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Ben Shapiro released a viral video in which he “debunked tariffs” in three minutes. I suggest watching the video before proceeding.
Shapiro begins by saying that President Trump does not support tariffs on economic grounds because it is impossible to do so. Instead, he thinks Trump wants tariffs for cultural reasons—tariffs are just a part of the political narrative. This is nonsense.
Donald Trump has called for tariffs on economic grounds since the 1980s, and to claim Trump is lying is unnecessarily dismissive, patronizing, and profoundly unhelpful. Rather than straw-man the President and proceed to joust his effigy, Shapiro should address the arguments head-on. He needs to tackle the economic case for tariffs.
Eventually he does do this, noting that richer countries often run trade deficits—therefore trade deficits are good (or at least not bad). Shapiro states that Iran has a very large trade surplus, but it is fairly poor. Conversely, the US, UK, and Canada have the world’s largest trade deficits, and yet these nations are among the world’s richest nations. “Where would you rather live?” he asks. Also, developing countries like India often run large trade deficits—clearly surpluses aren’t needed for economic growth.
The problem is that Shapiro cherry-picked his examples to prove his point—the totality of the data shows quite the opposite, that countries with trade surpluses are both richer and grow faster than those with deficits.
According to data from the International Monetary Fund, the average per person Gross Domestic Product (GDP) at Purchasing Power Parity (PPP) for those 20 countries with the largest trade surpluses is 48 percent larger than those 20 countries with the largest trade deficits. That is, the average GDP per person in the countries with the biggest trade surpluses is $49,941, while the average GDP per person in the countries with the biggest trade deficits is only $25,787. Countries with big surpluses are richer than those with big deficits. This is the opposite of what Ben Shapiro claimed.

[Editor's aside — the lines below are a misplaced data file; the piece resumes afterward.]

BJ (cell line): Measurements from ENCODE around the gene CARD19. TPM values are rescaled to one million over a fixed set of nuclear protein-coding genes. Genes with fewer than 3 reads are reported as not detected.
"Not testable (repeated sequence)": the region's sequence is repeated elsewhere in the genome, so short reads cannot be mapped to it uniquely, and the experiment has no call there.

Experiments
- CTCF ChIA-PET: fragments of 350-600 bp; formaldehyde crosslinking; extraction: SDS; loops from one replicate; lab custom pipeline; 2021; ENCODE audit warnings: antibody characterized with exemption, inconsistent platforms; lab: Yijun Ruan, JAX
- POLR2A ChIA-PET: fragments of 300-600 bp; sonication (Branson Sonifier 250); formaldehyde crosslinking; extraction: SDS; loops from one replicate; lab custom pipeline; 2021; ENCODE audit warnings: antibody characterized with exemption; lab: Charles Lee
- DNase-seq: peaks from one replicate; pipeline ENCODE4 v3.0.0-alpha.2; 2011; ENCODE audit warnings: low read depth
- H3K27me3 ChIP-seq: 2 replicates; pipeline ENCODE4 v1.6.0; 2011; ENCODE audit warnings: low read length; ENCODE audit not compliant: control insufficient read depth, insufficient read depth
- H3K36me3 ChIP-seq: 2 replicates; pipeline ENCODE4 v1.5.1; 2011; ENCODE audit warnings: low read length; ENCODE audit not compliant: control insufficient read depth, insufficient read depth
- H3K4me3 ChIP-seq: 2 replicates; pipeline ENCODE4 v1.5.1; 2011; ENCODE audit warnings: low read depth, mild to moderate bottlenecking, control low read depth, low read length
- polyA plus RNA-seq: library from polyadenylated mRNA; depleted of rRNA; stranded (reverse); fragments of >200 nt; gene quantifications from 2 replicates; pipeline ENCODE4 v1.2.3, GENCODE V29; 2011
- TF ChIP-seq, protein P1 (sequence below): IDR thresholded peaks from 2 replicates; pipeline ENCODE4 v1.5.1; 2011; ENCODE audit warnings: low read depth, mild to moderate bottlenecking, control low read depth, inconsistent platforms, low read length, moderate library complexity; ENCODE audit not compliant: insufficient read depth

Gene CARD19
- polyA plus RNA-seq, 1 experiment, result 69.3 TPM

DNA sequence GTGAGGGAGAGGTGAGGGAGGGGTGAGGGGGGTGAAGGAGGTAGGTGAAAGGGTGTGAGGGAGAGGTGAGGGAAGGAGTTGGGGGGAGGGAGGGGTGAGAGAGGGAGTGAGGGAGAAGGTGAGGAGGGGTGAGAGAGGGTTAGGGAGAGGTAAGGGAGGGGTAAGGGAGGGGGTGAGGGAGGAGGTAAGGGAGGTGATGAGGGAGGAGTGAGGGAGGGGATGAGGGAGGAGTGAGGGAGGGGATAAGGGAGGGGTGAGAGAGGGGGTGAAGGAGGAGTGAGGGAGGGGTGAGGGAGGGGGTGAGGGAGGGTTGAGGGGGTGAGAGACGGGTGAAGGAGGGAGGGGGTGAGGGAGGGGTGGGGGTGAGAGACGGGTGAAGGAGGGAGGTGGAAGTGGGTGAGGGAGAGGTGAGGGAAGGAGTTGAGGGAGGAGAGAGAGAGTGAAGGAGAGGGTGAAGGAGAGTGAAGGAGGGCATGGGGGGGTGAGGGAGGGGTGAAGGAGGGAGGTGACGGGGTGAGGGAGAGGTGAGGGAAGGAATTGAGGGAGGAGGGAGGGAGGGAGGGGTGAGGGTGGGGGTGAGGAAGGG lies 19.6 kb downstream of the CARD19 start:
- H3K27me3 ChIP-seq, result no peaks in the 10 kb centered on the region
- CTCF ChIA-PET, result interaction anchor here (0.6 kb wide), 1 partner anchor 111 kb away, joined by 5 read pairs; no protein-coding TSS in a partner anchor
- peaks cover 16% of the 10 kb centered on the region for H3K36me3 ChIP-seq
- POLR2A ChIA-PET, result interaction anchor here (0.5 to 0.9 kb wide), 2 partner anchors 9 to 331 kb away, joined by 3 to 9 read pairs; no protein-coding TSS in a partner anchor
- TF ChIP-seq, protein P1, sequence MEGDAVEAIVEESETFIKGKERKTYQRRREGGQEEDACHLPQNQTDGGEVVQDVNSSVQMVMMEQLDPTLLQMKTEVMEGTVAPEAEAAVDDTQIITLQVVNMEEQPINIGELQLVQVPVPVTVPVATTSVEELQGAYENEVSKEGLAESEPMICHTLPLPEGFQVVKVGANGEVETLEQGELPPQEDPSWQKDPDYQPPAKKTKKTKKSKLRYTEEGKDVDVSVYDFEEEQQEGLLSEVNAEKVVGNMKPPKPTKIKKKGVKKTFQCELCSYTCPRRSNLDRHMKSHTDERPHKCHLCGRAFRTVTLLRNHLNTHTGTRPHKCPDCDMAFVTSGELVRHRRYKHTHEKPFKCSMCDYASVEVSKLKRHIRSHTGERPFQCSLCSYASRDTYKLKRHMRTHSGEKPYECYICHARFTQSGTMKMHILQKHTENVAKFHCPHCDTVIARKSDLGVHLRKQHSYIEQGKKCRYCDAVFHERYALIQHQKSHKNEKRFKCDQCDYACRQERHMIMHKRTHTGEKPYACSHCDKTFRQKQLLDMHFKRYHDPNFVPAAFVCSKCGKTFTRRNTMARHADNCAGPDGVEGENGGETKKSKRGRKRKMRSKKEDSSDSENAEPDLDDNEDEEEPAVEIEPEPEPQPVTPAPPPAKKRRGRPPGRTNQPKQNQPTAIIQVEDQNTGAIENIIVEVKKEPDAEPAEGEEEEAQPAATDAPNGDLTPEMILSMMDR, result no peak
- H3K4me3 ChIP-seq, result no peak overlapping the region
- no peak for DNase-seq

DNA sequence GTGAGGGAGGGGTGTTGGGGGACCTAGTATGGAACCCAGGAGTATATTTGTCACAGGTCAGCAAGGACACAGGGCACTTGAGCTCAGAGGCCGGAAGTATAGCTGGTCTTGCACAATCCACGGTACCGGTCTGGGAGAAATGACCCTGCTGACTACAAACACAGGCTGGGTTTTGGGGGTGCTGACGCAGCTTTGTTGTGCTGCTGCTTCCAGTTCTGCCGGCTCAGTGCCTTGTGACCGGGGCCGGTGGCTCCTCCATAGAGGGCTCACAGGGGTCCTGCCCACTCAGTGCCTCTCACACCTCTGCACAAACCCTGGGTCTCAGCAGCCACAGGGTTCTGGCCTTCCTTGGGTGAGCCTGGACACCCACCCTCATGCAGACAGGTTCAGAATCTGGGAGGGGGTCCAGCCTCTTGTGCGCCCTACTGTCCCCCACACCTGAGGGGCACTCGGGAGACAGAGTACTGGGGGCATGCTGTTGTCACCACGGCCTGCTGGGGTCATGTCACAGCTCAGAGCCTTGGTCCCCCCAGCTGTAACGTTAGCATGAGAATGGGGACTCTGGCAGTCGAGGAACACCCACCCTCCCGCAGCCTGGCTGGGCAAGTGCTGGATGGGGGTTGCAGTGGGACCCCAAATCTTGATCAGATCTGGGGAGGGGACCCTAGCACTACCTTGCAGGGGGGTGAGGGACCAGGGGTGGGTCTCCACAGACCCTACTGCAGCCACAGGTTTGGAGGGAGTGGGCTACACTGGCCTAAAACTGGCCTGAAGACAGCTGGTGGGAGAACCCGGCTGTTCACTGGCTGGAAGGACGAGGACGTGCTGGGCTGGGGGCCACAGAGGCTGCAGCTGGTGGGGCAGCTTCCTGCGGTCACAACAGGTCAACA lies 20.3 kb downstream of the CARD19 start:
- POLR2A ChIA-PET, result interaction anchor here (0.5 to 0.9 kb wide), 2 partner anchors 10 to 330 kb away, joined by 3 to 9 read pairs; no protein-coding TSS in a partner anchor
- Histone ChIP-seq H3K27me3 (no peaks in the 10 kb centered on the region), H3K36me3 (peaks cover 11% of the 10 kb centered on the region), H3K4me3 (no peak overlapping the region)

Furthermore, according to data from the World Bank, those same countries with large trade surpluses grew faster than those with large deficits. The average annual rate of GDP at PPP per person growth between 1980 and 2014 for the above trade surplus nations was 5.46 percent. Meanwhile, the trade deficit nations grew by an average of just 3.99 percent. Essentially, nations with trade surpluses grew 27 percent faster than those with deficits over a 25 year period. Most importantly, this data accounts for changes in population—we’re talking about real growth here.
When Ben Shapiro picks Iran as his representative trade surplus nation, you must remember that he did not pick Germany, Japan, the Netherlands, Singapore, Israel, Ireland, Switzerland, Sweden or China. Likewise, when he picks Canada as a representative of a trade deficit nation, remember that he did not pick Egypt, Indonesia, Pakistan, Oman, or Brazil.
On balance, nations with trade surpluses are richer and more technologically advanced than deficit nations—but you wouldn’t get this impression from Shapiro’s video. His argument is nothing but sophistry.